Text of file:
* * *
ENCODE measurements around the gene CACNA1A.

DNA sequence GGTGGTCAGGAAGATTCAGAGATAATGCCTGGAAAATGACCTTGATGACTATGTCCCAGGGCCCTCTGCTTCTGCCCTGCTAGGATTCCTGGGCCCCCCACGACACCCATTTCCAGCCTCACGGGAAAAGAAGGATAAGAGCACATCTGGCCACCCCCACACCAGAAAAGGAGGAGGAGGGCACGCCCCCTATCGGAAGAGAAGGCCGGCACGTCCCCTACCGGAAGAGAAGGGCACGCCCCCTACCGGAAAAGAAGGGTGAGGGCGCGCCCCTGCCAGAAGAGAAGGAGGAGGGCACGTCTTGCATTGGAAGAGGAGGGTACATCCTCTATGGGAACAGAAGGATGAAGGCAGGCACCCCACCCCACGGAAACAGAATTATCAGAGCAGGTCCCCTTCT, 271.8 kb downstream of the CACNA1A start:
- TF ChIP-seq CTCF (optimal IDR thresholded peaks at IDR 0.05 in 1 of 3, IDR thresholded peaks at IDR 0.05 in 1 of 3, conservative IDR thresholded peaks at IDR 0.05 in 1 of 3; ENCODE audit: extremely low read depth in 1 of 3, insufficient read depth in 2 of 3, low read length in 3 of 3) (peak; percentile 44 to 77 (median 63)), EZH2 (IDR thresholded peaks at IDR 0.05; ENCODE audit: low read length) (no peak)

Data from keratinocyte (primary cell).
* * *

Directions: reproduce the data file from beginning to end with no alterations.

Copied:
ENCODE measurements around the gene CACNA1A.

DNA sequence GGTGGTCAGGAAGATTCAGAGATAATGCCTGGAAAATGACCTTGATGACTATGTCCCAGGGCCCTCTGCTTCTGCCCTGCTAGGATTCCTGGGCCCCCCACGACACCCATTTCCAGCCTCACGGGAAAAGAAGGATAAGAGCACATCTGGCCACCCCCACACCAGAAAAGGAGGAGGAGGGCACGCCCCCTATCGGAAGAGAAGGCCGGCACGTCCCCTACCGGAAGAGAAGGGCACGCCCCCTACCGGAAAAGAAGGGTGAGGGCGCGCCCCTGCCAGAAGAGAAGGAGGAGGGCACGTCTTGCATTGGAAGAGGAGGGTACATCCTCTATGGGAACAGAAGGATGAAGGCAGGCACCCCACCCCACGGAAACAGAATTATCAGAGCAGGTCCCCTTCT, 271.8 kb downstream of the CACNA1A start:
- TF ChIP-seq CTCF (optimal IDR thresholded peaks at IDR 0.05 in 1 of 3, IDR thresholded peaks at IDR 0.05 in 1 of 3, conservative IDR thresholded peaks at IDR 0.05 in 1 of 3; ENCODE audit: extremely low read depth in 1 of 3, insufficient read depth in 2 of 3, low read length in 3 of 3) (peak; percentile 44 to 77 (median 63)), EZH2 (IDR thresholded peaks at IDR 0.05; ENCODE audit: low read length) (no peak)

Data from keratinocyte (primary cell).